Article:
This is a representational image. FilippoBacci/Gettyimages

In Miami, Florida, a preschool teacher allegedly painted blackface on kids' faces as part of a lesson on Black History Month, which outraged parents.

The first parents got to know of the offensive lesson came after the school sent pictures around of the young students to their families. One of the children is dressed as a construction worker, and another is wearing a police uniform. In the background, a third kid can be seen, however it's unclear what their outfits are.

"You should know better as an educator," parent Courtney Politis, who is black, told the Miami Herald. "What else are you teaching our children?" Since then, Politis has taken her kids out of Studio Kids preschool.

There was outrage as soon as the pictures were posted in a parents' group chat. Politis then voiced her concerns to Patricia Vitale, the director of Studio Kids.

"This is racist," Politis texted Vitale, according to a screenshot of the conversation.
Vitale responded, "I'm sorry?"
Politis replied, "A lot of moms are very concerned."
"What is racist?" Vitale enquired, confused as to what Politis was referring to, reports Fox News.

'We have not intended to offend anyone, and we are very sorry about any inconvenience. The parents that know us, know that we have never had a bad intention in our institution,' Vitale wrote in a message sent to all parents.

Studio Kids, which charges $1,500 per month for the care of babies and toddlers, promotes itself on fostering an environment that is 'rich in warmth, love, learning, and play.'

When told about the photos, another parent who desired to remain anonymous stated she was "shocked and somewhat destabilized." She was worried that her child might have been involved in the incident, but she later learned that it was another class. When the lesson was "inappropriate," she explained to her child's teacher that she wanted to talk with the director.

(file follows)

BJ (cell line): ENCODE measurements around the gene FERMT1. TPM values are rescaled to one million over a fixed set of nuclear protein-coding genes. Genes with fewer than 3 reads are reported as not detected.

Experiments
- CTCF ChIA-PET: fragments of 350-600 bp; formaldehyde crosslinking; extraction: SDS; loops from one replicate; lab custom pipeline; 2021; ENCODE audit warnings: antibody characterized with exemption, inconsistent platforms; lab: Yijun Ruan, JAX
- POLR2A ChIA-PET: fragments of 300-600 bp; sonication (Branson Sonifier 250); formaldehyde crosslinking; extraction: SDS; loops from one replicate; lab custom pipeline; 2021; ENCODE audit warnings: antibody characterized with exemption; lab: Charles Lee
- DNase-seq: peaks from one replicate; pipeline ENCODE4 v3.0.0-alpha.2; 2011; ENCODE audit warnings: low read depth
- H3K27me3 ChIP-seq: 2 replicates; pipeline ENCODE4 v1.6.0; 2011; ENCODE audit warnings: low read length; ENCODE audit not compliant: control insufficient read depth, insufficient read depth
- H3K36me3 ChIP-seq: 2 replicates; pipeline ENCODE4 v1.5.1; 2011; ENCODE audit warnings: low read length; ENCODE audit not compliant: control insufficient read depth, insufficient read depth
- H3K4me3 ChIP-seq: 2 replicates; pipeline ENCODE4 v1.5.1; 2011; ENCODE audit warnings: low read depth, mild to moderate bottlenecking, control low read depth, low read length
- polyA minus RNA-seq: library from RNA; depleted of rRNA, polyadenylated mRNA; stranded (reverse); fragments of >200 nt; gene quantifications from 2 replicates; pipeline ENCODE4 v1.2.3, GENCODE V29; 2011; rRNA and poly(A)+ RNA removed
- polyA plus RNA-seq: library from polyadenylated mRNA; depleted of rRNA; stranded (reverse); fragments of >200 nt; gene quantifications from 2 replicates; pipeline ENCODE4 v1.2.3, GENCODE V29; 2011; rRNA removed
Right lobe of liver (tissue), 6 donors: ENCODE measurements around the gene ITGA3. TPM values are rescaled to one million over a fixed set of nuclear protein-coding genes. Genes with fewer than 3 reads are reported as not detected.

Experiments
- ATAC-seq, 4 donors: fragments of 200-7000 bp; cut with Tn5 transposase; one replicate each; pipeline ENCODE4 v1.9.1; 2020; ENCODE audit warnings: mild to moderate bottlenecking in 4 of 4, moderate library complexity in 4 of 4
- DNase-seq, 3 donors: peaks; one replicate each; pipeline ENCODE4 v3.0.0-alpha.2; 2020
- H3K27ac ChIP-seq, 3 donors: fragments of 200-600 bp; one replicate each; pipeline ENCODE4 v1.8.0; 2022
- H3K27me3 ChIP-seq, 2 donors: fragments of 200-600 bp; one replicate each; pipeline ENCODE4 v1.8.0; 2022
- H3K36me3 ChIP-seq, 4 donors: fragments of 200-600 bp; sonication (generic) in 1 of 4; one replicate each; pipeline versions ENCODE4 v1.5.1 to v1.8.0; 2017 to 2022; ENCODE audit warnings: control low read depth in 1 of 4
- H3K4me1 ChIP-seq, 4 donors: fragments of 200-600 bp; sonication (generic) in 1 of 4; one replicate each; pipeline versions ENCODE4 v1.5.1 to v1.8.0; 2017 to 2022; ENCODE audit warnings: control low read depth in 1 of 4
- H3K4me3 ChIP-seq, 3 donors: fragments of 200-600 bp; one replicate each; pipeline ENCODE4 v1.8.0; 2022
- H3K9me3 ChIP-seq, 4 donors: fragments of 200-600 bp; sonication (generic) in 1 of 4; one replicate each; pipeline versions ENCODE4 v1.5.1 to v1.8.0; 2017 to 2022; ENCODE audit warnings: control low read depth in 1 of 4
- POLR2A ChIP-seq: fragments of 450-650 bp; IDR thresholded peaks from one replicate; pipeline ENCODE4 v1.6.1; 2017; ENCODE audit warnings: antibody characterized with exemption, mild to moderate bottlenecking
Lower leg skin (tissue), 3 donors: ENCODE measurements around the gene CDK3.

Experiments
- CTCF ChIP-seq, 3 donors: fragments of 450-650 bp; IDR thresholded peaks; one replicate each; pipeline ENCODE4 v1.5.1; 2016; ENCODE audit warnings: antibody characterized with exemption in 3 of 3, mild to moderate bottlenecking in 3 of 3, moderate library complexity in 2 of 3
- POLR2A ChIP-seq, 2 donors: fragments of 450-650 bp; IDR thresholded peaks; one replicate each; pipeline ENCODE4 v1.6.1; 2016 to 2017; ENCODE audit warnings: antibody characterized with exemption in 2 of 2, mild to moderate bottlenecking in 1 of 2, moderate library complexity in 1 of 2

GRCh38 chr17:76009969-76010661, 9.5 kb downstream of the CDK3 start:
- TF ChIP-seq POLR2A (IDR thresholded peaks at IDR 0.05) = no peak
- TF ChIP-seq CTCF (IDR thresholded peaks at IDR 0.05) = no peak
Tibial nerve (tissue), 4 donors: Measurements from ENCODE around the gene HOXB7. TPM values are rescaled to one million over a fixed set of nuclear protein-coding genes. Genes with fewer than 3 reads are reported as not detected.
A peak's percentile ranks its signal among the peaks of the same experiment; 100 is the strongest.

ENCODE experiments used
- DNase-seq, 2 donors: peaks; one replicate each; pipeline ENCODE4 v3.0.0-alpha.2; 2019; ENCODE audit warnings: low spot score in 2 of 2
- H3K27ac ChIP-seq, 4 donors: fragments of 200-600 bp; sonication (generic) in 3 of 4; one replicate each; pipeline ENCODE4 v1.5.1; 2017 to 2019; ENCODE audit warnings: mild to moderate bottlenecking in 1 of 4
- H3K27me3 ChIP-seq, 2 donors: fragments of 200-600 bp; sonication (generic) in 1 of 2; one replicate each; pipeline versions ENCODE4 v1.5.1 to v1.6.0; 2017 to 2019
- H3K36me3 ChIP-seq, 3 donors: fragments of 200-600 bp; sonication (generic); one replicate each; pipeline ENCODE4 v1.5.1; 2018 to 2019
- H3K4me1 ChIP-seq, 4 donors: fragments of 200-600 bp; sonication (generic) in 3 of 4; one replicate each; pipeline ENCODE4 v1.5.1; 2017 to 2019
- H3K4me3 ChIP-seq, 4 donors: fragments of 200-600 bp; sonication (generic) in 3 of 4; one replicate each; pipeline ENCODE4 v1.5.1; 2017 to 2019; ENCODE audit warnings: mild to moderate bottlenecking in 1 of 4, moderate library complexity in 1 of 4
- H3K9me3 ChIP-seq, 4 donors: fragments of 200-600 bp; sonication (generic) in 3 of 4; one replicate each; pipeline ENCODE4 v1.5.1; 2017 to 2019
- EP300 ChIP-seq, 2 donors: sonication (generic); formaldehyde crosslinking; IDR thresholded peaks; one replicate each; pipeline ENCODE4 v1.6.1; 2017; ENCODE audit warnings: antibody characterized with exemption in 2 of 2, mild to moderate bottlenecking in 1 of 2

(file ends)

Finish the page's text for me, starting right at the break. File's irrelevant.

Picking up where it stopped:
"How do I trust them to decide what to show my toddler?" she said. The problem has been fixed, and according to Vitale, "80% of the households are okay," he told the Miami Herald. She told her lawyer to answer any additional queries.

The parents of Studio Kids who spoke with the media claim that the school's student body is predominantly Latino. According to Politis, the teacher who taught the lesson using blackface is Latina.

In the 1830s, blackface first appeared in the United States. It quickly came to be recognized as the defining characteristic of minstrelsy, or humorous performances by whites dressed in black that exaggerated the appearance and culture of Black Americans who were portrayed as lazy, illiterate, and hypersexual. According to the Smithsonian Museum, such representations allowed white Americans to "codify whiteness across social and geographical lines" as opposed to Blackness. Blackface is still a problem across the Caribbean and Latin America. In 2018, Teatro Trail in Little Havana staged the play "Tres Viudas en un Crucero," which featured a character who wore blackface for several months. The play's director first defended the character, but after facing outcry, he deleted it.

Also, this is not the first instance of blackface being utilized at a preschool. A Massachusetts preschool was forced to close in 2022 after teachers instructed toddlers to paint blackface masks on paper plates in honor of Black History Month, as reported by New York Post.

Andrea Queeley, a professor of anthropology at FIU who studies Cuba, the African diaspora and race said, "One of the arguments Latin Americans make in defense of their anti-blackness is that it's cultural or that racism doesn't exist, that it's a problem in the U.S. where there was Jim Crow segregation and not the same interracial nation-building projects."

"It is of course complicated but the historical, social, cultural and economic realities of Afro-Latin Americans suggest otherwise," Queeley stated.

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